Source: Bonnie Stelmach University of Alberta, Margaret Kovach University of Saskatchewan, Larry Steeves, University of Regina. Faculty of Education, University of Alberta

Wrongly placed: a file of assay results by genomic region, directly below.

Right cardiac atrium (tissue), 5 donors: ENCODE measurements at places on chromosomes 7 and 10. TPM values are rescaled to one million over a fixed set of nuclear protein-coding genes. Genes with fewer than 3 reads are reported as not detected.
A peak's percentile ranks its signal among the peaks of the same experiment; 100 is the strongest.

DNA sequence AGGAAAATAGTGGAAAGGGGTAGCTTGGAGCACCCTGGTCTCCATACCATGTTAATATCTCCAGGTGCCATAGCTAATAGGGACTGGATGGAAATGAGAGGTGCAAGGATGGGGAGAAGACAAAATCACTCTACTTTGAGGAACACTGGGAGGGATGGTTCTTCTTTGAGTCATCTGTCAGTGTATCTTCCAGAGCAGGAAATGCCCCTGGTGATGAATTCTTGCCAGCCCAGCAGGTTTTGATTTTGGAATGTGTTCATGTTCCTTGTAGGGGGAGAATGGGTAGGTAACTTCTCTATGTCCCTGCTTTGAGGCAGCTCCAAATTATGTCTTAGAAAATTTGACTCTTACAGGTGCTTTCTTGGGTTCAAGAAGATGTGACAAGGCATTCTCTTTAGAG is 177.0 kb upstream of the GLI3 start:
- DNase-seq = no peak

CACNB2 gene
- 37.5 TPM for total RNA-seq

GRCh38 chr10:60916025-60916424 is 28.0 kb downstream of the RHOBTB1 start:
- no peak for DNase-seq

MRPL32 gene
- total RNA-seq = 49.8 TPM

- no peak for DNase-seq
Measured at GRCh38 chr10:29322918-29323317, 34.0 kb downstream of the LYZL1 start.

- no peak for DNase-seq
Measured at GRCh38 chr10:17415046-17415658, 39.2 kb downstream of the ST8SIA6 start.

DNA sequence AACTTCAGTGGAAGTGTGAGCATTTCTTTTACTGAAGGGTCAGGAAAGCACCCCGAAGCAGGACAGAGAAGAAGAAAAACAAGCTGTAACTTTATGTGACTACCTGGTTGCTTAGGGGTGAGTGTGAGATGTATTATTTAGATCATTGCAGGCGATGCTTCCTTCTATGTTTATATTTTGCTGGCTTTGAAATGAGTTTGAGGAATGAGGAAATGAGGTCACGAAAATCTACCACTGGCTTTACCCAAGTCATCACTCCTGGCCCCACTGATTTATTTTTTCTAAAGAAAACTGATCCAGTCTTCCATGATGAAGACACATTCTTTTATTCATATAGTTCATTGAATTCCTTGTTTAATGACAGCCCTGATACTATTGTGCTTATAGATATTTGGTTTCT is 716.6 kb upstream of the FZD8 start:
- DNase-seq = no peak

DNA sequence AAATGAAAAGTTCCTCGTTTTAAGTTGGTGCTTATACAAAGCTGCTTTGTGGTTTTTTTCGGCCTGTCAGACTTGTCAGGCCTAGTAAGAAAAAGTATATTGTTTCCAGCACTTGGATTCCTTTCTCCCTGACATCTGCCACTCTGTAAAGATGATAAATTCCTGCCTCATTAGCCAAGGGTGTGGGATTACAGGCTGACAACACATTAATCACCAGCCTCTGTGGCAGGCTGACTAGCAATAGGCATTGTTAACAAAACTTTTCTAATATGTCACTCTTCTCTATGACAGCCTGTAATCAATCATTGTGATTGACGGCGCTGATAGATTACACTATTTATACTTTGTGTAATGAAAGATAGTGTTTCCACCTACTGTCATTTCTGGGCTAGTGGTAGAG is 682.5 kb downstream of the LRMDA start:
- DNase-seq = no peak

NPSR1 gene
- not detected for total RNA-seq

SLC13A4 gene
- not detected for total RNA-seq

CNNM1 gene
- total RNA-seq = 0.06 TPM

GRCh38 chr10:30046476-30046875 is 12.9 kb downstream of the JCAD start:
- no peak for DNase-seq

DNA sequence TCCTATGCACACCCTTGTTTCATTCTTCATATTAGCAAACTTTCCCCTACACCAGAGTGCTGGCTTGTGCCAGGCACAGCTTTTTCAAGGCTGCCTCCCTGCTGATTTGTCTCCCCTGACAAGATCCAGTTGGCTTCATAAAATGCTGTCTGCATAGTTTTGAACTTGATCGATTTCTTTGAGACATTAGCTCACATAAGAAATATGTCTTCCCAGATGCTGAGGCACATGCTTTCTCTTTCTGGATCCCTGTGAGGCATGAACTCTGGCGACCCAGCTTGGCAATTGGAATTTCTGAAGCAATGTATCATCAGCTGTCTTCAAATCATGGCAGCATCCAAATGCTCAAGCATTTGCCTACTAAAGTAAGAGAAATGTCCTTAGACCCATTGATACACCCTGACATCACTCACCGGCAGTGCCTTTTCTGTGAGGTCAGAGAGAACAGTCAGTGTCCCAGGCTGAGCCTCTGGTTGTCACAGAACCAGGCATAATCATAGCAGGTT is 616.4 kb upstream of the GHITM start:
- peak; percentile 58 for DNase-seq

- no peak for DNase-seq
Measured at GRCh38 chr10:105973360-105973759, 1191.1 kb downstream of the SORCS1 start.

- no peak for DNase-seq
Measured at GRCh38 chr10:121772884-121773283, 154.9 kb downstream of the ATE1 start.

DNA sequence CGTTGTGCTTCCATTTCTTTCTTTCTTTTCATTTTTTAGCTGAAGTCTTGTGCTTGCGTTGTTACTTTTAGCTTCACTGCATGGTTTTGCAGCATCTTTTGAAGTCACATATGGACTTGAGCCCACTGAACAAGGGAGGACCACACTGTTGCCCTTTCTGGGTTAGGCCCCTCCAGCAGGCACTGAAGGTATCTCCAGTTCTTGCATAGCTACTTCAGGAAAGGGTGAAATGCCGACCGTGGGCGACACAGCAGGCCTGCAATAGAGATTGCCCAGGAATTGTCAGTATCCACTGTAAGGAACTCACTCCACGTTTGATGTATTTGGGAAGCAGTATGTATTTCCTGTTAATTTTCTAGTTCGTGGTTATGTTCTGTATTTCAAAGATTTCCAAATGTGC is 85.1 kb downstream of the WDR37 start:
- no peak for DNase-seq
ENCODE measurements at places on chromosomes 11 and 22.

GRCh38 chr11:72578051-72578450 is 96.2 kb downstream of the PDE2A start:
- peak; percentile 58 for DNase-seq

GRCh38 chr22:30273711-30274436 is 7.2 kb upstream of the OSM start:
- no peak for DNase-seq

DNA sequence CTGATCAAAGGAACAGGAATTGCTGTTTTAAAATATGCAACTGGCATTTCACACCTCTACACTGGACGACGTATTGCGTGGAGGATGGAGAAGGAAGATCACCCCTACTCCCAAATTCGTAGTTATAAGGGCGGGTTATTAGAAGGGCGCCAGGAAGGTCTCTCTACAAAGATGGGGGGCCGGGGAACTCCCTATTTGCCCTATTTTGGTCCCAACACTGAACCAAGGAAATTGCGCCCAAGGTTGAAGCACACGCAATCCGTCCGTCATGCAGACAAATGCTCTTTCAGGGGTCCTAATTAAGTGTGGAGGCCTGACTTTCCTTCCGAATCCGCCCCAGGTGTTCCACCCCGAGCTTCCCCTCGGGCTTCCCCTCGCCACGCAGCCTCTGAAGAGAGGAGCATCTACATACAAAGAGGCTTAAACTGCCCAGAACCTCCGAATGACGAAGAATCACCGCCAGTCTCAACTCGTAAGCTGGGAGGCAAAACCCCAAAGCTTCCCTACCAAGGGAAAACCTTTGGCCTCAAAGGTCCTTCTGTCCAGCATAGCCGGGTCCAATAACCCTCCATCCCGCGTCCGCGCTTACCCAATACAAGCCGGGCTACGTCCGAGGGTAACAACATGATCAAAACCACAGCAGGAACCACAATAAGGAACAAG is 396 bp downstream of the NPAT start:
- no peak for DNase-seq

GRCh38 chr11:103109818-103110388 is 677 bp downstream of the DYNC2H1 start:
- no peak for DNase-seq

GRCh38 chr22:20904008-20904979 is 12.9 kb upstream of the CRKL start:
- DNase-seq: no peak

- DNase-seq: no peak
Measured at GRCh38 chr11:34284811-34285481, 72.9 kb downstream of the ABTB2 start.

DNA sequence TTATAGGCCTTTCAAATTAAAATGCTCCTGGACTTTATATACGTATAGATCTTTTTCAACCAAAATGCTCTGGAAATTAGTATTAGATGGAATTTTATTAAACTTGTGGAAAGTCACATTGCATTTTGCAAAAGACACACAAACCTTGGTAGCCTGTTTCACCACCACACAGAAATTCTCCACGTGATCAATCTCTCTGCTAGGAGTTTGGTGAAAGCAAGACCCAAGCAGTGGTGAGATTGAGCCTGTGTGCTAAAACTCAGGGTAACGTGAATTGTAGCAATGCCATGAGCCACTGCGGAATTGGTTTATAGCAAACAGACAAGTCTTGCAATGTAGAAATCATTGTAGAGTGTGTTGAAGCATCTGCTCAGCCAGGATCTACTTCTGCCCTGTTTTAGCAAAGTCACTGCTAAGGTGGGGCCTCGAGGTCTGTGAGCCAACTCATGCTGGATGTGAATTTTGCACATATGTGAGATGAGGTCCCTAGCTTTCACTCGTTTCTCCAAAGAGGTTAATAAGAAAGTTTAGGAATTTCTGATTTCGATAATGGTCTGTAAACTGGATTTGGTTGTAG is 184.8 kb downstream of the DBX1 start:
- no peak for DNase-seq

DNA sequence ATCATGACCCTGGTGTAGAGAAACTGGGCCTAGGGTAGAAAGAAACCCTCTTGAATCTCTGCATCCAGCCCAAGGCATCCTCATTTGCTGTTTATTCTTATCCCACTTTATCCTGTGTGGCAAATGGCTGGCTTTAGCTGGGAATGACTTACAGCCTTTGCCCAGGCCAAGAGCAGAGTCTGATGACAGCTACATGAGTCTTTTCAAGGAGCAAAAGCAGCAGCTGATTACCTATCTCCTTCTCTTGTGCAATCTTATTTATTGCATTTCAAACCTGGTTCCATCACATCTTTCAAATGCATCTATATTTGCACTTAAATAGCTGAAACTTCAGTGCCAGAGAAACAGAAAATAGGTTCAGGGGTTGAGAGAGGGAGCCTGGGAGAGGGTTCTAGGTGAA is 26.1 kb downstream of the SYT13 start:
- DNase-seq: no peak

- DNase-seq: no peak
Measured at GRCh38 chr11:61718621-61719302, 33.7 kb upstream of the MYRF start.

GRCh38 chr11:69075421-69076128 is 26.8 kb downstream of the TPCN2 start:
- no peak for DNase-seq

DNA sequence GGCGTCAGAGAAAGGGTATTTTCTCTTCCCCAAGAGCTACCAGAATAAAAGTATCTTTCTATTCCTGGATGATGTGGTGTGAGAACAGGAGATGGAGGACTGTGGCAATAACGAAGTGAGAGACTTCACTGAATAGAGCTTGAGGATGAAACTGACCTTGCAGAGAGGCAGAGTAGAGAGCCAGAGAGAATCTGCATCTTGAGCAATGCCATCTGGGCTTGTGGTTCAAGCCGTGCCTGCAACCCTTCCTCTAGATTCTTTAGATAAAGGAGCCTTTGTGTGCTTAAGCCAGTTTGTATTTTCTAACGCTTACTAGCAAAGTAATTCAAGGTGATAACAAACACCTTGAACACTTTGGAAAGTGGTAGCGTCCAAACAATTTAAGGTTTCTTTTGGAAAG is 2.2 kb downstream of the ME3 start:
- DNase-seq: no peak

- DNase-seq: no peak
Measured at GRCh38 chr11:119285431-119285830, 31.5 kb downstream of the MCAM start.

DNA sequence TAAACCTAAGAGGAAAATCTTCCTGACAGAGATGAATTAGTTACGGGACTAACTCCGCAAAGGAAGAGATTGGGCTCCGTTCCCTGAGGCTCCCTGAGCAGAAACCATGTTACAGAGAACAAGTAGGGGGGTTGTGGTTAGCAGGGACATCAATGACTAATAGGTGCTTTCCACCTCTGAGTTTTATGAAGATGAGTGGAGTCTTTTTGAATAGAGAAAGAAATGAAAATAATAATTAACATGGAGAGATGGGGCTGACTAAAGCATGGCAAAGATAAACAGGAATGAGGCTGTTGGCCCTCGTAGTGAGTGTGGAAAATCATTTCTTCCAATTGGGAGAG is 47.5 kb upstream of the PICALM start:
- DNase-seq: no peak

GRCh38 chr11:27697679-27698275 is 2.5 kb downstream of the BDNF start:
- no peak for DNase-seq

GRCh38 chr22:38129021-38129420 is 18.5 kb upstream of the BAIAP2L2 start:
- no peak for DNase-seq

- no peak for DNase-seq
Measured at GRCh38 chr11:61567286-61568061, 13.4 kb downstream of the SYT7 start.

Summary: What do teachers do (or not do) that makes you want to go to school? A team of Saskatchewan researchers asked Saskatchewan Aboriginal high school students this question about the aspects of instructional practice that helps and hinders their learning. While responses pointed to several aspects, teacher relational instincts and capacities were the most influential in school engagement for this group of Aboriginal students. Students in this study described three relational capacities of effective teachers: a) empathetic responsiveness to the student as whole being, b) the degree to which teacher disposition influenced the relational dynamic with students, and c) teachers’ responsiveness to the full context of the student’s life (including a sensibility of the student’s Indigenous culture). Through a case study process, focus group interviews were conducted in six Saskatchewan schools. The study included 75 Aboriginal high school students from six schools (urban, rural, provincial, and First Nations Band schools) in Saskatchewan, Canada. The qualitative case study research design was informed by Indigenous principles, and the theoretical lens employed in the analysis relied predominately upon an Indigenous theoretical perspective, as articulated by Smith and Perkins (as cited in Kovach, 2014). The findings point to the teaching attributes of relationality, responsibility, and understanding of contextuality identified within an Indigenous theoretical framework as influential in fostering engaged learning environments for this group of Aboriginal high school students.